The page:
Holmes cites this history directly by painting laminated wood and modeled clay forms.  His aptitude for constructivist art language is enlivened and emboldened by an endorsement of skilled labor as process and as subject. His method stems from 17 years as a furniture designer and crafter. The utility of his design work informed his art not only in terms of perception and production, but with a commitment to discovering what might link refined carpentry, functional design, and post-formalism. His work articulates craft tradition, albeit fragmented and embryonic – producing an object on the verge of an image and vice-versa, where skilled labor is distinguished. A critical acknowledgement of the vascular integration of hand and eye is an unexpected subject and moving target.


Holmes pushes beyond a constructivist foundation and urges us to re-think the terms of pictorialism and objectness. He refines painted assemblages to generate ensembles of wall modules and vertical columns whose accrued color and shape turn the galleries themselves into pictures or plans for more pictures. His bundled wall forms resemble fragments of Bauhaus architecture.  Columnar hand-built clay structures balance on shallow rolling pedestals in a send-up of the anthropological and museological. Viewers encounter the instrumentalized space in full procession, intelligent and understated.  The work functions like sentence fragments that have been parsed and rearranged.


Holmes’ work is further animated by his unlikely experiment with painted clay. Its plasticity clearly affords him to be more improvisational with form, producing organic, asymmetric, volumes that wood predictably resists. While his wall pieces display the inherently smooth material, planar details, and meticulous joinery of woodworking, he now savors the dimpled surfaces and formal distinctions enabled by the slow hand-building of the worlds oldest art medium.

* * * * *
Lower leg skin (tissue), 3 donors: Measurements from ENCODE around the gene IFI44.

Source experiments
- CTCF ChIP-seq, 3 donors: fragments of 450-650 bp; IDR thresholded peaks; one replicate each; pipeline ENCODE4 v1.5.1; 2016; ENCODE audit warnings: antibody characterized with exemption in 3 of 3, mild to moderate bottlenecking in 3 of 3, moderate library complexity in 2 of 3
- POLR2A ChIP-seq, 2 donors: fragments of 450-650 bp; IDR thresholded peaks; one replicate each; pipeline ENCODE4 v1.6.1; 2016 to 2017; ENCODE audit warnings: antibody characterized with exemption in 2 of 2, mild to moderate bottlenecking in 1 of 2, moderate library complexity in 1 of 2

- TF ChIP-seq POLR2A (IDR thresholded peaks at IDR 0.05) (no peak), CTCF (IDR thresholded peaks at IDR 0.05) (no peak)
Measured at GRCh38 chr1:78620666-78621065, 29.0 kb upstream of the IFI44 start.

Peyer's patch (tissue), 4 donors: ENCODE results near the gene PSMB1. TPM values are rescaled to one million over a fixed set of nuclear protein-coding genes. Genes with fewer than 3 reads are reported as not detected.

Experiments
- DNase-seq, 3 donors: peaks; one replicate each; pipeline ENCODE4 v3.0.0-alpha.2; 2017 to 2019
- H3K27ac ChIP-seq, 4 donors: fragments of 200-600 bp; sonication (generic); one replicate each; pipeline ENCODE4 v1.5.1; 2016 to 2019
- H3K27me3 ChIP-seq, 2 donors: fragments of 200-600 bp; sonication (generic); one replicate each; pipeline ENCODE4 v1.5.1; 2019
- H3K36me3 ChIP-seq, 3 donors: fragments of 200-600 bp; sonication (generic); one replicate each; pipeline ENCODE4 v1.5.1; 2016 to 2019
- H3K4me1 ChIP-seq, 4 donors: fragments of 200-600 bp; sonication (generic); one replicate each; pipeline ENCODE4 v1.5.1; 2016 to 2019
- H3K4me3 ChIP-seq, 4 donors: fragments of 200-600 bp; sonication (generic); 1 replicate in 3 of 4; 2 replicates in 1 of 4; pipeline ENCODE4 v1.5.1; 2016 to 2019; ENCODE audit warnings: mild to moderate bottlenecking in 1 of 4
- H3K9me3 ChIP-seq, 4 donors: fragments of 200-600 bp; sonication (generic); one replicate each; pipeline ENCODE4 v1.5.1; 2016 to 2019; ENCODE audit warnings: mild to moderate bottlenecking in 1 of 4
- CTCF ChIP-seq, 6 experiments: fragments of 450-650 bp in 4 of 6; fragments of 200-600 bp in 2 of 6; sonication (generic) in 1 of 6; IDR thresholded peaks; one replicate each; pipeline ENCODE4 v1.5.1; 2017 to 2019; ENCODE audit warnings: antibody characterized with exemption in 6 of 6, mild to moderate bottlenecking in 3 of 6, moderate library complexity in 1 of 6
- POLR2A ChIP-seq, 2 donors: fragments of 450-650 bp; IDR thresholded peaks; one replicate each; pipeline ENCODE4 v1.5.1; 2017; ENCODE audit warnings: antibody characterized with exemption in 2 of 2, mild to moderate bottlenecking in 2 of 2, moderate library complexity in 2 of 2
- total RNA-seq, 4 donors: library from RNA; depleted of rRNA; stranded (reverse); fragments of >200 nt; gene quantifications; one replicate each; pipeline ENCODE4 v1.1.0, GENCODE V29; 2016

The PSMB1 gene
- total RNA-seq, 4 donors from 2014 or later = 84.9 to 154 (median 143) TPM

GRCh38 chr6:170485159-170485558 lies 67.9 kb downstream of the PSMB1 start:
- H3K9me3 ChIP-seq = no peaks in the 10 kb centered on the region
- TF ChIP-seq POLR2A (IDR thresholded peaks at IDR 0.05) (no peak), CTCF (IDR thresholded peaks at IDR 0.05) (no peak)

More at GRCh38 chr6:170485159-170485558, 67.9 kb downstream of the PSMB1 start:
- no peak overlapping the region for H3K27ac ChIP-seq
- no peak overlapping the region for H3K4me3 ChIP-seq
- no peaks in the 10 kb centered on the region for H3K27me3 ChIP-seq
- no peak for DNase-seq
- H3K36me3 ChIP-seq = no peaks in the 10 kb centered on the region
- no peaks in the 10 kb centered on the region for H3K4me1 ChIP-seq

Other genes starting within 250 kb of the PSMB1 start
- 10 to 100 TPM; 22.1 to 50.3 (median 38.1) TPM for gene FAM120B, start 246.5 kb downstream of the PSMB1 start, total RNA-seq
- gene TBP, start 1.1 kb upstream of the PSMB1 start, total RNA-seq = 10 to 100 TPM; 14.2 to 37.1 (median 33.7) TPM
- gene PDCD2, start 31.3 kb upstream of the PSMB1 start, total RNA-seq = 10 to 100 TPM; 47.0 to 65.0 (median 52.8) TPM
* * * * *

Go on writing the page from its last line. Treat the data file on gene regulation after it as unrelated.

Holmes Installation view
Installation view, Mark Holmes, painted clay forms, all pieces are Untitled and stand 6.5 ft. high, photo by Paul Krainak

In the Midwest and in non-urban settings in general there is plenty of time to recuperate classic unresolved issues about presence and visualization and Holmes’ work succeeds by advocating for craft and skilled labor as a subtext. This is significant because the artworld veered away from any aspect of the worker/artist discourse that once was robust in the 1930s, 40s and then 60’s.  Any discussion of craft or studio processes is now roundly thought as inconsequential just as it’s impossible to think about art as having any relationship to ordinary experience, or extra-urban living.


The hybrid nature of Holmes’s work suggests one language about form which is legitimate – that a certain kind of knowledge outside the current globalist spectacle or DIY collaborationism is a legitimate way of conceiving the world. The space of the object is no longer romantic, essentializing, or proscriptive. It isn’t hierarchical nor obligatory. Its just language useful to framing other debates, and it’s an excellent notion for connecting with working class aspirations, which could not be more appropriate to American culture at the moment. Most contemporary art has been the least likely vehicle for connecting with disenfranchised publics who have also lost any economic advantage after about 20 years of neo-liberalism. Art that represents the world with a respect for craft and skilled labor is likely to makes a deeper connection to people whose lives have been diminished by digital technologies and oligarchs.


  1. For my purposes neo-ruralism does not refer to regionalism as that term is fraught with all sorts of negative perceptions about art in the heartland. Ruralism and neo-ruralism are more commonly derived from political philosophy, originally with agrarianism, a theory that privileged individually run farms as an economic and ethical basis for a more productive and secure society.  Neo-ruralism here indicates a space outside the urban to invest artwork with a more contemplative, historical, and speculative practice not beholden to or defined by the art market – one who’s form and subjects are constrained by global interests.



Paul Krainak is an artist and writer. He is Founder and Director of the Inland Visual Studies Center at Bradley University, Peoria, IL.